For weeks, Washington Nationals right fielder Jose Guillen tried to rehabilitate his left shoulder, which bothered him for the final three months of the season, in hopes that strengthening exercises would help him overcome a slight tear of his labrum. Friday, though, he had another examination in Miami, and the final decision was one he had anticipated. Guillen will have surgery tomorrow, though team doctors expect him to be ready for spring training.

"It was bothering me so much," Guillen said. "Like I said, I don't like to be making excuses. Sometimes, I played through injuries. And sometimes, I just think I got to be smarter. I like to play every day. But I just decided that, okay, I can't go.

"I heal pretty quick from some injuries, and this one, hopefully, is going to be that way because I really want to be ready by spring training."

The surgery will be performed by John Uribe in Miami, where Guillen spends much of his offseason. Bruce Thomas, the Nationals' team physician, said yesterday that it was hard for Uribe to determine the precise extent of the damage, an injury referred to as a "slap" tear of the labrum. But even in a worst-case scenario, Thomas said, Guillen is only likely to be out of action between six and 12 weeks.

"We wanted to give him a solid month in the offseason to see if the shoulder came around," Thomas said. "But as he got more intense with his work, the results were not good, and the decision sort of made itself. But I think everybody is comfortable that he'll be ready for spring training."

Guillen originally suffered the injury sliding into home plate in late June, and his drop-off in production was precipitous. Prior to the all-star break, he hit .310 and slugged .539 with 18 homers and 51 RBI. After the break, his batting average dropped to .246, his slugging percentage to .395 and he hit just six homers with 25 RBI.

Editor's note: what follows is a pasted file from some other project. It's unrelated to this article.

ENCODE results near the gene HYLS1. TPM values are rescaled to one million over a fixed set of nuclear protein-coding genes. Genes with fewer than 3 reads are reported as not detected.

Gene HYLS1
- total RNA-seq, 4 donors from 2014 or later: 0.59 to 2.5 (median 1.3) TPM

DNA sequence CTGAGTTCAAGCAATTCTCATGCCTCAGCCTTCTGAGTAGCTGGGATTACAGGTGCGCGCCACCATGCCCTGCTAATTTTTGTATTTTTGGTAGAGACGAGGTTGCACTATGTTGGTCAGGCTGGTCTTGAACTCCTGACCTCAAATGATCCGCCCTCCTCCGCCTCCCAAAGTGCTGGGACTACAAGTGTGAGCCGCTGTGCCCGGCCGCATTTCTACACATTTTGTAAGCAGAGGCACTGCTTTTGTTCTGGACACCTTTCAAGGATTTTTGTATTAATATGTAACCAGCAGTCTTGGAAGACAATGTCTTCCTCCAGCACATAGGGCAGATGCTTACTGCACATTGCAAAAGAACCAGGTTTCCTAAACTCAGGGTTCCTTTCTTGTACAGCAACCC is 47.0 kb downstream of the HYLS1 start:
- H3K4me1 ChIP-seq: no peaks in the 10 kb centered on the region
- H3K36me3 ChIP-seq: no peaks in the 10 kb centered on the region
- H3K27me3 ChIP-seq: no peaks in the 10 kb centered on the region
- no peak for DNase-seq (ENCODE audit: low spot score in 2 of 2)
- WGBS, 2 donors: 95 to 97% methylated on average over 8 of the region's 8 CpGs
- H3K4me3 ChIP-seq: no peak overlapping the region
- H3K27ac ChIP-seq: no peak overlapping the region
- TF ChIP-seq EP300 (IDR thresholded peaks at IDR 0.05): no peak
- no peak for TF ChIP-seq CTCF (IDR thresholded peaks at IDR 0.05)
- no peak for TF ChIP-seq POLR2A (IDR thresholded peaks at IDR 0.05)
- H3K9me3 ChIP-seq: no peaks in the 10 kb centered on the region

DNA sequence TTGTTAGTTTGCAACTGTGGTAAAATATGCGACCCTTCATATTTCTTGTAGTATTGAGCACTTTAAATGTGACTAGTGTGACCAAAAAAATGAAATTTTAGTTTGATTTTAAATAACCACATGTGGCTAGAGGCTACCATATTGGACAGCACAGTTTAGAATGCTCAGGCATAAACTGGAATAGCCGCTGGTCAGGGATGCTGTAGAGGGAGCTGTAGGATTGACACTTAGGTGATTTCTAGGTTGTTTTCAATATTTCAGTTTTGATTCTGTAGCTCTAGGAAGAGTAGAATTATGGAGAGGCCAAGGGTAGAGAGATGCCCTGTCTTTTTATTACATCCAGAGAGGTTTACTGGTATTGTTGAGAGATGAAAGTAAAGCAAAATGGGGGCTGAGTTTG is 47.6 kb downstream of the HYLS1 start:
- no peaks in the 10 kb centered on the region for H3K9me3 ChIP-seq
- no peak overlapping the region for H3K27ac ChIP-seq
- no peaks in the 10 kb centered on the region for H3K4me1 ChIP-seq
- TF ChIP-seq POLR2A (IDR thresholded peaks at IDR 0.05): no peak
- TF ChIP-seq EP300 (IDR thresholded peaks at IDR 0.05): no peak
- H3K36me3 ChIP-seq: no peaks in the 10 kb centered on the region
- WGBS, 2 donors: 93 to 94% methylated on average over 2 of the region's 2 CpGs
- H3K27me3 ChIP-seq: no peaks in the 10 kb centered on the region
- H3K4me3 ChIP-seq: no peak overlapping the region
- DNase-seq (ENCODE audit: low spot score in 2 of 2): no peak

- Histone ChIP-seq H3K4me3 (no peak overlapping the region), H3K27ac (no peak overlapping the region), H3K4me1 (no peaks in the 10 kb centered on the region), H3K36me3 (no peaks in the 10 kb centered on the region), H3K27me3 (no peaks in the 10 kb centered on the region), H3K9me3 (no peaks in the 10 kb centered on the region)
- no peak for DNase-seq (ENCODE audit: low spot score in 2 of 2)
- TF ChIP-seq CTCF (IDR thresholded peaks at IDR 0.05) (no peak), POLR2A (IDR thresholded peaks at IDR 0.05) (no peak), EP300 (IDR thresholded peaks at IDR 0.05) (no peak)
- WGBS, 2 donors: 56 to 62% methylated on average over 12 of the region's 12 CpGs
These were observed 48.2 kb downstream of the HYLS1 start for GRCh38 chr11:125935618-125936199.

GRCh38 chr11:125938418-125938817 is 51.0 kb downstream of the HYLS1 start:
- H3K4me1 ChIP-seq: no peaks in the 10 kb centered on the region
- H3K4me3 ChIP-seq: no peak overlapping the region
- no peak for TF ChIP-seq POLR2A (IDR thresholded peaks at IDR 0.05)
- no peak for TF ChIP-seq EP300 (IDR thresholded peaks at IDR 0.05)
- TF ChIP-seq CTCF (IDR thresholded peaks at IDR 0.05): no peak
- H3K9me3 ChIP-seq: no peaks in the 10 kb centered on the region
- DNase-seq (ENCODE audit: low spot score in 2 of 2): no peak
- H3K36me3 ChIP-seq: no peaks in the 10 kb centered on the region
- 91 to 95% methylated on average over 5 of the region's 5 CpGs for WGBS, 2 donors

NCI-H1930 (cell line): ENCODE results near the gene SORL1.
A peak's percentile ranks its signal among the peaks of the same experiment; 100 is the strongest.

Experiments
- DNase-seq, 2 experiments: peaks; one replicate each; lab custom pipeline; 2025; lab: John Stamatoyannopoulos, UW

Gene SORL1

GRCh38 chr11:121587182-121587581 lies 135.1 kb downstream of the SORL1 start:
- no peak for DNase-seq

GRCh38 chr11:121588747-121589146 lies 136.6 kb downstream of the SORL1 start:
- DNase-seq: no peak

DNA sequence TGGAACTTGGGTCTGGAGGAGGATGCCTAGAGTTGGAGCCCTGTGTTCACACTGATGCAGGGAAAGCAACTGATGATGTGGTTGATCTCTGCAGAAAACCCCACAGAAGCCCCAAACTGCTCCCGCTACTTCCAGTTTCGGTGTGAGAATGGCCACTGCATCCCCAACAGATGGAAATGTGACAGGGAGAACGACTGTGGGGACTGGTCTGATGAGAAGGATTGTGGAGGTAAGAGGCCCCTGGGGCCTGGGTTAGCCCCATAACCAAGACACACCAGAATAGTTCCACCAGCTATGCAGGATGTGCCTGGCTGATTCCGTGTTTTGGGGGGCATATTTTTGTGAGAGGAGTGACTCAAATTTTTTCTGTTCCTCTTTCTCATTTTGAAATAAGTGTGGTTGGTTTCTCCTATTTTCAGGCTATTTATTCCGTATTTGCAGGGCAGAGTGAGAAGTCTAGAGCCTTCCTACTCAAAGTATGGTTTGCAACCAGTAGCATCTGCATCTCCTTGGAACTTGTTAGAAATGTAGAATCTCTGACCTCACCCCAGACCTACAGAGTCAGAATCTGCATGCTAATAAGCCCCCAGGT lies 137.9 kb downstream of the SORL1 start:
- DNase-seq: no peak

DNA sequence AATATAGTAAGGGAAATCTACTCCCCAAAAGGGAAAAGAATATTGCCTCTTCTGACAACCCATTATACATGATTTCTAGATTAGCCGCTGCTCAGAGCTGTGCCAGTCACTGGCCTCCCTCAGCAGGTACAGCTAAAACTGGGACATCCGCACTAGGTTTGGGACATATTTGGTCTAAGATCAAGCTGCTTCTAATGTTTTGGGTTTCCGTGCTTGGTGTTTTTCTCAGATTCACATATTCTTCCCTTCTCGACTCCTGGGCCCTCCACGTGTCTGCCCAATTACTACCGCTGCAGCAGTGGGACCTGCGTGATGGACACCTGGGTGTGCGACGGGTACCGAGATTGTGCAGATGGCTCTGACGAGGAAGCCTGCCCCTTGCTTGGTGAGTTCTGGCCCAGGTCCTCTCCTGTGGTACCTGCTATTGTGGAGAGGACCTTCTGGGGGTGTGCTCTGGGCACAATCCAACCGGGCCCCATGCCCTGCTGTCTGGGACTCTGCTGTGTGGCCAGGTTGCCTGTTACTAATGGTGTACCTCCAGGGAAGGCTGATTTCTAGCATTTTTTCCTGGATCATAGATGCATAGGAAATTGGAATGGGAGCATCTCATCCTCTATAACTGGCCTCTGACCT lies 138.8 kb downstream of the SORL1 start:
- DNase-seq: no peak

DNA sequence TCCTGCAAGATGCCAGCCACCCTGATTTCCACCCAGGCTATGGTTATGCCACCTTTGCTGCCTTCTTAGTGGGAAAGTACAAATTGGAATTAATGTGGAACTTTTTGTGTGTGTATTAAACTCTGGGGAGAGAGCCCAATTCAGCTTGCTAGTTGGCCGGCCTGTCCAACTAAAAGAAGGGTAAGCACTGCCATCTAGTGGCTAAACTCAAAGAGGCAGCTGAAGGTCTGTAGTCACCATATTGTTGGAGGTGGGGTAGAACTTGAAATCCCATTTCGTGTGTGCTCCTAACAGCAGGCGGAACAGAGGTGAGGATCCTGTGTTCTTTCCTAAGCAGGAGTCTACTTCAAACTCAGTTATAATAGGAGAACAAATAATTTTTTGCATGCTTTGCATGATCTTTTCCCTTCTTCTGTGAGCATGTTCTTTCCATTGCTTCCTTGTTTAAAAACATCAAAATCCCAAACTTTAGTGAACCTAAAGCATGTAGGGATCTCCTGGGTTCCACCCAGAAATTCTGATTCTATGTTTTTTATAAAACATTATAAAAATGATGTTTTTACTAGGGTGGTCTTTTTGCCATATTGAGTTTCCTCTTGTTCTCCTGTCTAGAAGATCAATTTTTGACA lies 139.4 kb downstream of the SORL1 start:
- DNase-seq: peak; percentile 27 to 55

"We just got to repair this stuff," Guillen said.

Guillen made his remarks at the Modell's Sporting Goods store in Springfield, where he appeared with reliever Gary Majewski to unveil the Nationals' new alternate uniforms. The jerseys, red with an interlocking "DC" logo on the front, closely resemble last year's batting practice jerseys and will be worn on most Sundays at home, accompanied by an all-red "DC" hat. The batting practice jerseys will now be blue, bearing the same "DC" logo, with a red-and-blue cap. Outfielder Marlon Byrd appeared at RFK Stadium to unveil the jerseys there.

Thomas also said that Nationals doctors, in consultation with Uribe, have agreed that second baseman Jose Vidro will not have surgery on his problematic right knee -- for now.

"We're going to go with conservative care," Thomas said. "He has an exercise program, and a rehab guy working with him down there [at his home in Puerto Rico]. He really has to strengthen his quadriceps, and we want him to lose a little weight. But he's hitting it pretty hard four days a week, and everybody seems to be in agreement that surgery would put him behind."

The Nationals continue to await word not only of when they will get a new owner, but also the fate of General Manager Jim Bowden, who is due for a second interview with the Boston Red Sox. The ownership situation and Bowden's uncertain future continue to leave the fate of the Nationals' coaching staff, as well as Manager Frank Robinson, up in the air. Team president Tony Tavares said yesterday that a determination on Robinson and the coaching staff won't be made until it's clear whether Bowden is staying or going.

The Nationals unveil their new alternate jerseys. The jerseys, red with an interlocking "DC" logo on the front, closely resemble this past season's batting practice jerseys and will be worn for most Sunday home games, accompanied by an all-red "DC" hat. The batting practice jerseys will be blue, bearing the same "DC" logo, with a red-and-blue cap.